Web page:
by National Institutes of Health
At a Glance
- An artificial pancreas system improved blood glucose control throughout the day and overnight for people with type 1 diabetes.
- Along with more employers offering comprehensive medical management services and benefits, this technology may help reduce the daily burden of managing diabetes and lessen complications from the disease.
Diabetes is a disease that happens when your blood glucose, or blood sugar, is too high. Glucose is the body’s main source of energy. Insulin, a hormone made by the pancreas, tells the body’s cells to take in glucose. If you have type 1 diabetes, your body doesn’t make insulin, and glucose builds up in your blood. Over time, high levels of blood glucose can cause serious health problems.
People with diabetes must test their blood glucose regularly with a fingerstick or use a continuous glucose monitor. They take insulin when needed by giving themselves injections or using an insulin pump. Researchers have developed all-in-one diabetes management systems. These “artificial pancreas” systems track blood glucose levels using a continuous glucose monitor, calculate when insulin is needed, and automatically deliver it using an insulin pump. Artificial pancreas systems don’t entirely eliminate the need for patient input, but substantially reduce the level of effort.
To test the efficacy and safety of an artificial pancreas, a team led by Drs. Sue A. Brown and Boris Kovatchev at the University of Virginia and Dr. Roy W. Beck at the Jaeb Center for Health Research carried out a six-month study of the Control-IQ technology system from Tandem Diabetes Care. They enrolled 168 people with type 1 diabetes. The study was funded by NIH’s National Institute of Diabetes and Digestive and Kidney Diseases (NIDDK). Results were published online on October 16, 2019, in the New England Journal of Medicine.
Participants were randomly assigned to use either the Control-IQ artificial pancreas or sensor-augmented pump (SAP) therapy. SAP uses a continuous glucose monitor and insulin pump, but still requires frequent input and decisions from the user about when and how much insulin to administer. The Control-IQ system uses advanced computer algorithms to automatically adjust insulin doses based on glucose levels.
People who used the artificial pancreas system showed a significant increase in the amount of time their blood glucose levels stayed in the target range of 70 to 180 mg/dL—from 61% at start of the study to 71%. This translated to an additional 2.6 hours per day in range. In contrast, the control group remained unchanged at 59%. Artificial pancreas users also showed improvements in time spent with high and low blood glucose and other measurements related to diabetes control.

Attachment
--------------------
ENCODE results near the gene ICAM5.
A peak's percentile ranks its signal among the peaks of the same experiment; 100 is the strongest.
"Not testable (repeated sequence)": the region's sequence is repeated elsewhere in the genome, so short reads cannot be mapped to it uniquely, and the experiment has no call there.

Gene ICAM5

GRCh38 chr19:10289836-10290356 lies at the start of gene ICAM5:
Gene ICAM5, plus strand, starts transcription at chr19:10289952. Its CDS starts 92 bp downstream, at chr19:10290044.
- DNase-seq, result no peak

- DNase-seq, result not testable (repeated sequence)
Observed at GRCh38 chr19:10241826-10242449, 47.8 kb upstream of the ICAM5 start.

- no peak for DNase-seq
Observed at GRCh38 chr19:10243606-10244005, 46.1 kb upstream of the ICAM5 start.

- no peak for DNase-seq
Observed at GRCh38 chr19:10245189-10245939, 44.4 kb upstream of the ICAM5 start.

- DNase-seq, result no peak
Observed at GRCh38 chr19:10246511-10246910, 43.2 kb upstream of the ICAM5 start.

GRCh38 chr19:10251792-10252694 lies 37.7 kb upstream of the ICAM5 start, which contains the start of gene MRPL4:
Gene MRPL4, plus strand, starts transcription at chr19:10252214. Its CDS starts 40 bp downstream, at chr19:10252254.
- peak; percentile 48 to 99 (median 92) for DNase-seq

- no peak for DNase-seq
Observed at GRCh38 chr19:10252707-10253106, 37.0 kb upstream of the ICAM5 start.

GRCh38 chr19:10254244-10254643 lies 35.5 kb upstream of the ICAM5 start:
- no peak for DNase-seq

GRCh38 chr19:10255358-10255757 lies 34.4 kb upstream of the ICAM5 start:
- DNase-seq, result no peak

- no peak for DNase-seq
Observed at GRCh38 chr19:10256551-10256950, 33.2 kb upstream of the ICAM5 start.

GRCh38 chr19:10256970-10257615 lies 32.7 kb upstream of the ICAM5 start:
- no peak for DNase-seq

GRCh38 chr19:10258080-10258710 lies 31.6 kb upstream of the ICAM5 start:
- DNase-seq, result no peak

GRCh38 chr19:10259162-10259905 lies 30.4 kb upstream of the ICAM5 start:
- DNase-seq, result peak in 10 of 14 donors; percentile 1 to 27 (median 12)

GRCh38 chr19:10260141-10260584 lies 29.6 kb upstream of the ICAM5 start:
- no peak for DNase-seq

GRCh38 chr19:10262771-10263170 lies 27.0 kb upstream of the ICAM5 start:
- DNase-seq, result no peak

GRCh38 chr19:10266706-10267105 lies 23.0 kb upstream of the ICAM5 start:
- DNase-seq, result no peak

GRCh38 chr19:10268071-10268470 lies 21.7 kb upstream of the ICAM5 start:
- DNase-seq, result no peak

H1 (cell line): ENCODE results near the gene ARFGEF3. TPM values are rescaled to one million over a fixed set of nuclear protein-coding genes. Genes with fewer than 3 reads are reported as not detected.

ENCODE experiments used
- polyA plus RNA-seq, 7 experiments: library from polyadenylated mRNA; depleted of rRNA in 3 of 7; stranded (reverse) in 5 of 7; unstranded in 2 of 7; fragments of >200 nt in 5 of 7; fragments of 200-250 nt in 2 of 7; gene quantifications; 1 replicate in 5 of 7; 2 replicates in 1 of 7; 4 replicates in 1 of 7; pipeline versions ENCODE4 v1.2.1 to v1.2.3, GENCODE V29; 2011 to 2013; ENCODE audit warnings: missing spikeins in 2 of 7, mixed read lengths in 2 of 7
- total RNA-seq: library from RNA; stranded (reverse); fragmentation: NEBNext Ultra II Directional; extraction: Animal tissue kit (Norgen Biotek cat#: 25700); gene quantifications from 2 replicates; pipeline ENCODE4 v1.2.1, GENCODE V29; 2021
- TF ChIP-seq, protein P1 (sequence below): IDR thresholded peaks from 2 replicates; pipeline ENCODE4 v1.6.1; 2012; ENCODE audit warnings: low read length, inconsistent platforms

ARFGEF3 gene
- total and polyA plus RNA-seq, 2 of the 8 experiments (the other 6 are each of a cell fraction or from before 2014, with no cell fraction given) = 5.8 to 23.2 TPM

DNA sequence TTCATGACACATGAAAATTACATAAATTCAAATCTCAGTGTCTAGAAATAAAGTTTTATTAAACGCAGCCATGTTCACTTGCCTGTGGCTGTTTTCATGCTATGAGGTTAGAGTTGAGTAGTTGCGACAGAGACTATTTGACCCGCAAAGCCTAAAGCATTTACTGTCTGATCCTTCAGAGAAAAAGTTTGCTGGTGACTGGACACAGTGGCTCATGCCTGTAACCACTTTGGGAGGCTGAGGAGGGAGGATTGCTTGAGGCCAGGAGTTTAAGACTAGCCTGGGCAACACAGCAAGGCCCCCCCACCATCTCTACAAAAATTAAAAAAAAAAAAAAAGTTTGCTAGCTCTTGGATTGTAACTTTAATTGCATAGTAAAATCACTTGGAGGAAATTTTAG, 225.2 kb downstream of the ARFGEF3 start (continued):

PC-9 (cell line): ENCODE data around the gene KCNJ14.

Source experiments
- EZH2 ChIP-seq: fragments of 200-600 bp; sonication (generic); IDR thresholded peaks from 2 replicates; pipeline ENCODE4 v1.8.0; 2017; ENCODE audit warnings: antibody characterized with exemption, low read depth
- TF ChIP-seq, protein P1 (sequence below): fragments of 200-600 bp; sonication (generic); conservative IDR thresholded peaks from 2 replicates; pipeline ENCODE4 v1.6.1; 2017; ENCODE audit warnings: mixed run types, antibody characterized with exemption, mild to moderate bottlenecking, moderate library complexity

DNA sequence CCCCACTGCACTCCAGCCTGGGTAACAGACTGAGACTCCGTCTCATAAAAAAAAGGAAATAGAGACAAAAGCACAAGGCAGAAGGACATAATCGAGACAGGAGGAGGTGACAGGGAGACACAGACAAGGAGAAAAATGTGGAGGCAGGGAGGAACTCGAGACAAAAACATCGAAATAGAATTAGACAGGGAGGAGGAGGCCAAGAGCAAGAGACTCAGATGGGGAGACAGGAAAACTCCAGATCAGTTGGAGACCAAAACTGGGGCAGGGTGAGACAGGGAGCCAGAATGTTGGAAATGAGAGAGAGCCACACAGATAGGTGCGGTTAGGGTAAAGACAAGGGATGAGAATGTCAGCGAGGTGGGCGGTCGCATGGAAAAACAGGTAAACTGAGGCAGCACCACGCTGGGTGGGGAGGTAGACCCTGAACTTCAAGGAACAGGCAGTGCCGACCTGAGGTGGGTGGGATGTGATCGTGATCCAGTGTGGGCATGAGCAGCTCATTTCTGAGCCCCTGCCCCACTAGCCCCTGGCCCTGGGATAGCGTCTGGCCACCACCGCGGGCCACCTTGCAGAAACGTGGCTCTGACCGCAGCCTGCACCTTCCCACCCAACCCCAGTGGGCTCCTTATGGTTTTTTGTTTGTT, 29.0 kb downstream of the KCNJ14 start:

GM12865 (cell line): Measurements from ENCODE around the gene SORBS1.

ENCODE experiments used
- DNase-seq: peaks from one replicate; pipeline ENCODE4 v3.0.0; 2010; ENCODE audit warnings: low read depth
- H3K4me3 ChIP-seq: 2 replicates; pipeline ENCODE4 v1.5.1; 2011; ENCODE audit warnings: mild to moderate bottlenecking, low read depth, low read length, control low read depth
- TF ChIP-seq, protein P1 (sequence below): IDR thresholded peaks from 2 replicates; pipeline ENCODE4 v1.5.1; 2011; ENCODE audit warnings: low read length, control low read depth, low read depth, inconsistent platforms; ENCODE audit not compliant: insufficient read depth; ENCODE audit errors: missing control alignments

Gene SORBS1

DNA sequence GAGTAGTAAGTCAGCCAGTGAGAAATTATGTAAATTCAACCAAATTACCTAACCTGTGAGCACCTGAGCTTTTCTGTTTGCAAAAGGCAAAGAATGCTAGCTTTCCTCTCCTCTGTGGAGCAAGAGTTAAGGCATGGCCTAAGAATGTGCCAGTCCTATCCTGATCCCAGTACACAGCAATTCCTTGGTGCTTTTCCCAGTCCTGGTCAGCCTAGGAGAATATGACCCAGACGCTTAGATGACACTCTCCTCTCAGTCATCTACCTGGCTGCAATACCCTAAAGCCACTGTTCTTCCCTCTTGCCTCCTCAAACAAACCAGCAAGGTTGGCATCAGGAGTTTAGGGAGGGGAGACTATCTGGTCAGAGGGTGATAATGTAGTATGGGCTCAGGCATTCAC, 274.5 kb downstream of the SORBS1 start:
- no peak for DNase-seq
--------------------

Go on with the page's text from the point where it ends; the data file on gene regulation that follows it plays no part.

No severe low blood sugar (hypoglycemia) events occurred in either group. Diabetic ketoacidosis—a life-threatening complication—occurred in one participant in the artificial pancreas group due to an issue with the insulin pump setup called pump infusion set failure.
“This artificial pancreas system has several unique features that improve glucose control beyond what is achievable using traditional methods,” says Kovatchev. “In particular, there is a special safety module dedicated to prevention of hypoglycemia, and there is gradually intensified control overnight to achieve near-normal blood sugar levels every morning.”
“Artificial pancreas technology has tremendous potential to improve the day-to-day lives of people with type 1 diabetes,” says NIDDK Director Dr. Griffin P. Rodgers. “By making management of type 1 diabetes easier and more precise, this technology could reduce the daily burden of this disease, while also potentially reducing diabetes complications including eye, nerve, and kidney diseases.”
Carol graduated from Riverside White Cross School of Nursing in Columbus, Ohio and received her diploma as a registered nurse. She attended Bowling Green State University where she received a Bachelor of Arts Degree in History and Literature. She attended the University of Toledo, College of Nursing, and received a Master’s of Nursing Science Degree as an Educator.
She has traveled extensively, is a photographer, and writes on medical issues. Carol has three children RJ, Katherine, and Stephen – one daughter-in-law; Katie – two granddaughters; Isabella Marianna and Zoe Olivia – and one grandson, Alexander Paul. She also shares her life with her husband Gordon Duff, many cats, and two rescues.